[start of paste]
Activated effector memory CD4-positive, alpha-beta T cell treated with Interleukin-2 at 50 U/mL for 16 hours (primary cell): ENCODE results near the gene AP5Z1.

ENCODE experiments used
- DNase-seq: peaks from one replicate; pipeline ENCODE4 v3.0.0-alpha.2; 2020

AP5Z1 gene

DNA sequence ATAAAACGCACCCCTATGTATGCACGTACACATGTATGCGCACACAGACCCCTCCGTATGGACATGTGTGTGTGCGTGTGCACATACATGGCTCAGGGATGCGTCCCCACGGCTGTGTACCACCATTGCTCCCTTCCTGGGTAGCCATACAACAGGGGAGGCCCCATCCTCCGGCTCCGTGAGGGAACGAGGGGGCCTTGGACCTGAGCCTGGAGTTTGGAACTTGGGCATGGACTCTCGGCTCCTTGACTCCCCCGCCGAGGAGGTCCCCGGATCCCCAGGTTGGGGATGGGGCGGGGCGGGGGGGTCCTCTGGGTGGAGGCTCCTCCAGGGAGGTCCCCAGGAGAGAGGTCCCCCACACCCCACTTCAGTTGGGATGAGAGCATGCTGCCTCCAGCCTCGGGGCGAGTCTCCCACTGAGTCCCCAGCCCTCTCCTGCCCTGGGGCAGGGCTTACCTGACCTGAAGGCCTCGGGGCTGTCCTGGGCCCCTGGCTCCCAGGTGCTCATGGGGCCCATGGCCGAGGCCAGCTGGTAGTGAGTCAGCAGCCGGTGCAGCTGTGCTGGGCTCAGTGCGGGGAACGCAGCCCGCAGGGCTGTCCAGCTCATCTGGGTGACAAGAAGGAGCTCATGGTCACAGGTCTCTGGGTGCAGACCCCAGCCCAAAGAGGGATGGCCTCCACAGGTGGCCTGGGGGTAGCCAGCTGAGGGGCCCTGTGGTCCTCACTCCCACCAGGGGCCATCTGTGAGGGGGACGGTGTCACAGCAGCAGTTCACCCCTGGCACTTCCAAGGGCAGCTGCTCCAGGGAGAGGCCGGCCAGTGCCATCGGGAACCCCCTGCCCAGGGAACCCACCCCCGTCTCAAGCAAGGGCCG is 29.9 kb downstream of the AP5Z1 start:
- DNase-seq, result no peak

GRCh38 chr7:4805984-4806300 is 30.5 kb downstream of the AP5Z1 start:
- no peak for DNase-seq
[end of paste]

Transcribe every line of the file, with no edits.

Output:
Activated effector memory CD4-positive, alpha-beta T cell treated with Interleukin-2 at 50 U/mL for 16 hours (primary cell): ENCODE results near the gene AP5Z1.

ENCODE experiments used
- DNase-seq: peaks from one replicate; pipeline ENCODE4 v3.0.0-alpha.2; 2020

AP5Z1 gene

DNA sequence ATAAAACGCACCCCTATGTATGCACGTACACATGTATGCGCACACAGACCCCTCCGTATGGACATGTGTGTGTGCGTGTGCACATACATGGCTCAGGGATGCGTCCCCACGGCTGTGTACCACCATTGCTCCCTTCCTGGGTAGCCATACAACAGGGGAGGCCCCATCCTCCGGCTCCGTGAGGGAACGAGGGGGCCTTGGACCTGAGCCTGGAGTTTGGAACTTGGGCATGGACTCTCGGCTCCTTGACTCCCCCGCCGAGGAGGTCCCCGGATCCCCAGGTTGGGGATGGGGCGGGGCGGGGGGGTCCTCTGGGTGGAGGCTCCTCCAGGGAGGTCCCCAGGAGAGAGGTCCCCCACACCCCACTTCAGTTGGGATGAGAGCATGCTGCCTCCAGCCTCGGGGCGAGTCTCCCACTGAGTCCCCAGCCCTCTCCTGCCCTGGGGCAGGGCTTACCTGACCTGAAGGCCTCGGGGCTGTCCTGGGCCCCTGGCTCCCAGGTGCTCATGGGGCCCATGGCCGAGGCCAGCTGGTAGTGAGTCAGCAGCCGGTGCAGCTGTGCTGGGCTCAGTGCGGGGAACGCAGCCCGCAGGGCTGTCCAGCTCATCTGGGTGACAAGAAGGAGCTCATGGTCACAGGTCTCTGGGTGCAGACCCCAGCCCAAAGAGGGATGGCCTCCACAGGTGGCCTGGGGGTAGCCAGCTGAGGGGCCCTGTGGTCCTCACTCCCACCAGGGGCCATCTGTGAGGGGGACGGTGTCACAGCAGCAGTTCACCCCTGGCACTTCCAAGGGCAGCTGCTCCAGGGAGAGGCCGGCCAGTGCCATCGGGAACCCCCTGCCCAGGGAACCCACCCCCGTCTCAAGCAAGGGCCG is 29.9 kb downstream of the AP5Z1 start:
- DNase-seq, result no peak

GRCh38 chr7:4805984-4806300 is 30.5 kb downstream of the AP5Z1 start:
- no peak for DNase-seq